At sea, his steady companion was silence; on land, his talk swelled like a storm. We called it boiling telephone jook, his stories like rice kernels churning in a pot. I knew them all by heart—being tricked by a story to come to America and then being swindled by more lies. Soon, every story was his vow to return to China. I listened with the phone pressed to my ear and filed papers or lay down—and more than once fell asleep.

When my father arrived in 1940, he lived at the Waverly Place, an S.R.O., one of many single-room occupancy hotels in Chinatown. That’s where he met many of the old bachelors. Some had been hatchet men in their day and many still held a knife in one hand, a hammer in the other. Trust was a cautious currency. Any man could be an enemy. Any brother could betray you.

My father called them Orphan Bachelors, perhaps after the name Orphan Island, those foreign concessions in Shanghai that remained unoccupied by the Japanese, or the orphan warriors abandoned by the Qing, or closer to home, the conscripted village boys, maybe even after Fa Mulan, who volunteered to take her father’s place in battle.

By the time my sister and I met them, they were defeated men without descendants, as pitiful as the deformed eunuchs of the Shang dynasty. The Orphan Bachelors sat out their days in Portsmouth Square, their silence seething as their gaze grew more and more furious. Our father taught us to call each one Grandfather.

In our childhood, my sister and I heard no fairy tales, no love stories. We only heard tales of woe. Women cried; men bled. In China, everyone went crazy from unrelenting grief or committed suicide from unrequited love. Those who survived became gambling or opium addicts—or just plain mean. In China, women jumped into wells and polluted the family water; in Chinatown, they jumped off the roof of the Ping Yuen projects, so we never felt safe in the playground. In China, butchers were revered masters of the cleaver. In America, every butcher was handsome because they were among the few males who stayed to work in the ghetto.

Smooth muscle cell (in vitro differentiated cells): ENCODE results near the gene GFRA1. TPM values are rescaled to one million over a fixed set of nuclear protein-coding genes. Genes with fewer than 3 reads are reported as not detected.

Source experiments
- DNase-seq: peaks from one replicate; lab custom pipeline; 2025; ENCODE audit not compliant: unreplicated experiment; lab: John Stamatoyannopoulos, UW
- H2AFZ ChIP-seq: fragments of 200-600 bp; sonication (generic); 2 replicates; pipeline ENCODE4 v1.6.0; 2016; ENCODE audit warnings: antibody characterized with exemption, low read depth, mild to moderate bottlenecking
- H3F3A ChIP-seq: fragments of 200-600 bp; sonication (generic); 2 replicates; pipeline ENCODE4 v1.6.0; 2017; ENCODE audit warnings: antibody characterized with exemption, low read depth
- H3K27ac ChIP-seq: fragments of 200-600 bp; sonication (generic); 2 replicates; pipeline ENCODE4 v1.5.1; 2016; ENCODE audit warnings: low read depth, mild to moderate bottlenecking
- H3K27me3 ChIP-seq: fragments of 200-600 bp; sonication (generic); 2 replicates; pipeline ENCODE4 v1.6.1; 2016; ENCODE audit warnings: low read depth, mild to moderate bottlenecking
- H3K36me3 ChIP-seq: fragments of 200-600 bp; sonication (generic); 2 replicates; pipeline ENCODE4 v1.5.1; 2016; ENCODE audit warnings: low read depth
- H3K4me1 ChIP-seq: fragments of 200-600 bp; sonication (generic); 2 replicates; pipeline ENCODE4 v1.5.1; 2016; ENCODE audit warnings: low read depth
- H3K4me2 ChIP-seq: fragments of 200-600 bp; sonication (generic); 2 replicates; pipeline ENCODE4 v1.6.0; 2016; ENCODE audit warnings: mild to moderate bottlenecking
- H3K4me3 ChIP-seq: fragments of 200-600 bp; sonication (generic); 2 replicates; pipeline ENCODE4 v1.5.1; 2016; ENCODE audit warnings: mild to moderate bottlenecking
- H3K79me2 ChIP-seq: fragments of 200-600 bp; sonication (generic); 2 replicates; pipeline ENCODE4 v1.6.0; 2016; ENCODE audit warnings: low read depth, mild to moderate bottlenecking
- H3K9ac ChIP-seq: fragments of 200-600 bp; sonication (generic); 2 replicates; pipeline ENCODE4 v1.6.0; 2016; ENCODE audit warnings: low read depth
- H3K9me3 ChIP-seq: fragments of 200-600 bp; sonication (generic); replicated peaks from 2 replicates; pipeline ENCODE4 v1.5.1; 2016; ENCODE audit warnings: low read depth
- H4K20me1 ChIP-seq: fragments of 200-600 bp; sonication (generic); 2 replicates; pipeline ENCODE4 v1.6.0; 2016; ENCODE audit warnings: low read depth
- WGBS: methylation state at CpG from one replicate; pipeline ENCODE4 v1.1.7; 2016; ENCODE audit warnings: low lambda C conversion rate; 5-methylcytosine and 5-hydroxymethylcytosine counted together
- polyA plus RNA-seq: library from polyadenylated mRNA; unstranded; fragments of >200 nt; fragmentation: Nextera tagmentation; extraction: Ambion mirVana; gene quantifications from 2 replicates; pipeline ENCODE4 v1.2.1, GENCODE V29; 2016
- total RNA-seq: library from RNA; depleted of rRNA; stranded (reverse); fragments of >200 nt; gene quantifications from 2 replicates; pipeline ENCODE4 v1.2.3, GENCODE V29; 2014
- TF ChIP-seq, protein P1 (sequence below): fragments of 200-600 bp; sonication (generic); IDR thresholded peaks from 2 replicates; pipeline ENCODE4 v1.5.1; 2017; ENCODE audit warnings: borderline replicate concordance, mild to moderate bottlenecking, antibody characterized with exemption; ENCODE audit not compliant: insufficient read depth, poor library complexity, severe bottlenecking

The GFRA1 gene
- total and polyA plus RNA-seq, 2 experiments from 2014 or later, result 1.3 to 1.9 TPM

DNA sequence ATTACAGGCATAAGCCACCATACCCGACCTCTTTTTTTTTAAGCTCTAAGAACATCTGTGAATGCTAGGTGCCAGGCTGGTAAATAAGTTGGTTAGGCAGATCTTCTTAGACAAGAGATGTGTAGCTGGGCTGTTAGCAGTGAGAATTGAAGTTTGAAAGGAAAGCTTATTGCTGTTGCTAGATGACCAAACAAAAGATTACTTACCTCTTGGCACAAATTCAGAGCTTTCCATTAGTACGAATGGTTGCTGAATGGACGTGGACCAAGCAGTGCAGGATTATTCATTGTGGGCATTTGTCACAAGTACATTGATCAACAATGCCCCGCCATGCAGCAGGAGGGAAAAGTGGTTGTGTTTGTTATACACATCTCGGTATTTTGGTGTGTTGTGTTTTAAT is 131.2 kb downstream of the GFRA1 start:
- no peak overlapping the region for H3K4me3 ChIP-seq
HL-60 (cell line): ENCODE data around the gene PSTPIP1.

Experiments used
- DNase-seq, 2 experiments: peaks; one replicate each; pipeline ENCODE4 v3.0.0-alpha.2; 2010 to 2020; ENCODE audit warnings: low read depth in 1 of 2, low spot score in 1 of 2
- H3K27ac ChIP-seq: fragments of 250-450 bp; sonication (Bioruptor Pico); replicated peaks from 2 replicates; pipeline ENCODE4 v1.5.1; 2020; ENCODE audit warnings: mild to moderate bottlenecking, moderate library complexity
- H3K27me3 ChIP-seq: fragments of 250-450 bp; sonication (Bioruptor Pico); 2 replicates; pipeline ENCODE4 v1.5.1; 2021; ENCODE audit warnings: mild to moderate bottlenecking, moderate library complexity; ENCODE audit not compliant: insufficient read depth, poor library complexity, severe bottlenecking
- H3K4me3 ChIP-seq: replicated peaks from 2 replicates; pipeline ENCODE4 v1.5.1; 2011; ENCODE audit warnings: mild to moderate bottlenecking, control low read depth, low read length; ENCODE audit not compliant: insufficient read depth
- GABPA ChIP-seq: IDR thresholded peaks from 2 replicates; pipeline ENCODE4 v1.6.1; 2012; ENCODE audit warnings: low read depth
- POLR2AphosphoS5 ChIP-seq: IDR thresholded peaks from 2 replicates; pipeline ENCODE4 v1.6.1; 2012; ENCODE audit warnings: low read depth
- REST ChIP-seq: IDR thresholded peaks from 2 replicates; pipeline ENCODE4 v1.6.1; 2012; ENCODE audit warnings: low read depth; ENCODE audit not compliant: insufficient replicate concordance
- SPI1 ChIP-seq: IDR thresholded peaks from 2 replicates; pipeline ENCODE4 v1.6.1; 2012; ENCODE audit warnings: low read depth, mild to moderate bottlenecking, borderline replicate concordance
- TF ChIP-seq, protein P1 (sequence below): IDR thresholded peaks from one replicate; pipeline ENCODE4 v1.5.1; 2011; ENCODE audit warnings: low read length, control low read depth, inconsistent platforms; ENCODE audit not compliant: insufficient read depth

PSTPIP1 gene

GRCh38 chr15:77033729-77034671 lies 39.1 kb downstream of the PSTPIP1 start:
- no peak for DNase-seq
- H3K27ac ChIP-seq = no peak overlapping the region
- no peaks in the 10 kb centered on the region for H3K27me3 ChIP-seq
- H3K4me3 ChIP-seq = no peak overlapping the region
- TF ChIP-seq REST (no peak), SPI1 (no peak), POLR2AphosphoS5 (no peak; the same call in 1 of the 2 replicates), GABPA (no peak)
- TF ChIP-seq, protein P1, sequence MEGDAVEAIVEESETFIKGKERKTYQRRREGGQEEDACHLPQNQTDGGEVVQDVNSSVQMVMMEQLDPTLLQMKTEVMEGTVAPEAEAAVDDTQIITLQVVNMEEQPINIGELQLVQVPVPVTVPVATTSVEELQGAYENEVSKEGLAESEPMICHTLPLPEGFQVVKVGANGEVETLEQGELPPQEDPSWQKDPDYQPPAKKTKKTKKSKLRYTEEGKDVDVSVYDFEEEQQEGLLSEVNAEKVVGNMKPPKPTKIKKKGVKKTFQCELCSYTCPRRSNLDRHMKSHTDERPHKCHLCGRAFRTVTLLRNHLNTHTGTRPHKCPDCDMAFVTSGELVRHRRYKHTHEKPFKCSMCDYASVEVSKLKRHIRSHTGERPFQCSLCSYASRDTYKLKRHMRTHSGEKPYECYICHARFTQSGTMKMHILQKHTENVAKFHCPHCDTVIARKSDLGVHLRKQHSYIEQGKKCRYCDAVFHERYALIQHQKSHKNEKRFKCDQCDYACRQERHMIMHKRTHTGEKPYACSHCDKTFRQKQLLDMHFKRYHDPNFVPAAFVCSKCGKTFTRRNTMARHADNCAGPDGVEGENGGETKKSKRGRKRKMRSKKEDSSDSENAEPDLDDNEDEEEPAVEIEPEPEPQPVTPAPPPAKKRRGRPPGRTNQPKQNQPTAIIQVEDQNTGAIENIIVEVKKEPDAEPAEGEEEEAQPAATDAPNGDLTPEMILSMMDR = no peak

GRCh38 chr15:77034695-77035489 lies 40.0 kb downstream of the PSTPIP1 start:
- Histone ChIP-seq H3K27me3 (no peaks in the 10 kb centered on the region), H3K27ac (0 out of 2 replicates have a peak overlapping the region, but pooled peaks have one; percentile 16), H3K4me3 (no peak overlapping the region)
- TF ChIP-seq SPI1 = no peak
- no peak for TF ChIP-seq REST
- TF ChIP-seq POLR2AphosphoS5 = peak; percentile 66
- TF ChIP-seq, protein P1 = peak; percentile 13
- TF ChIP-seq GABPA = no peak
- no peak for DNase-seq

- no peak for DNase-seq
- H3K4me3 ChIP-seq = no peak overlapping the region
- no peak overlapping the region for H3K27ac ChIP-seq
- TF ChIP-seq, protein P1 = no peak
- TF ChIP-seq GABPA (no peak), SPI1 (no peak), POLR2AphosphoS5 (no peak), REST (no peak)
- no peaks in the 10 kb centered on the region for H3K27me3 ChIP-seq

We learned that a story’s function was to protect. Like a gung fu disciple, the easy life made a lazy student, and the hard life made a grand master. Our parents didn’t believe in bedtime stories. A story that lulls you into dreaming? Why waste time telling a story that didn’t terrify and teach? Stories were for waking you up not putting you to sleep. Stories were forewarnings so that we didn’t venture into danger. Stories were amulets to save us from committing wrongs that could cut us down or worse, make us lose face.

When our mother told us about the Japanese soldier whose bayonet found her in the tall grasses or about the thugs at the Ping projects who dragged her friend into a waiting car, we knew not to ask why or what happened next. Curiosity only got us a dozen whacks with the chicken-feather duster. Our mother was teaching us about vigilance. If she didn’t offer the story’s ending, it was better not to know. Asking was disobedience: children didn’t need to know the whole story.

Be careful. Be safe. Stay alive. That was the only story.

Excerpted from “Orphan Bachelors.” © 2023 Fae Myenne Ng. Reprinted with permission of the publisher, Grove Press, an imprint of Grove Atlantic, Inc. All rights reserved.

This article was originally published on WBUR.org.

Copyright 2023 NPR. To see more, visit https://www.npr.org.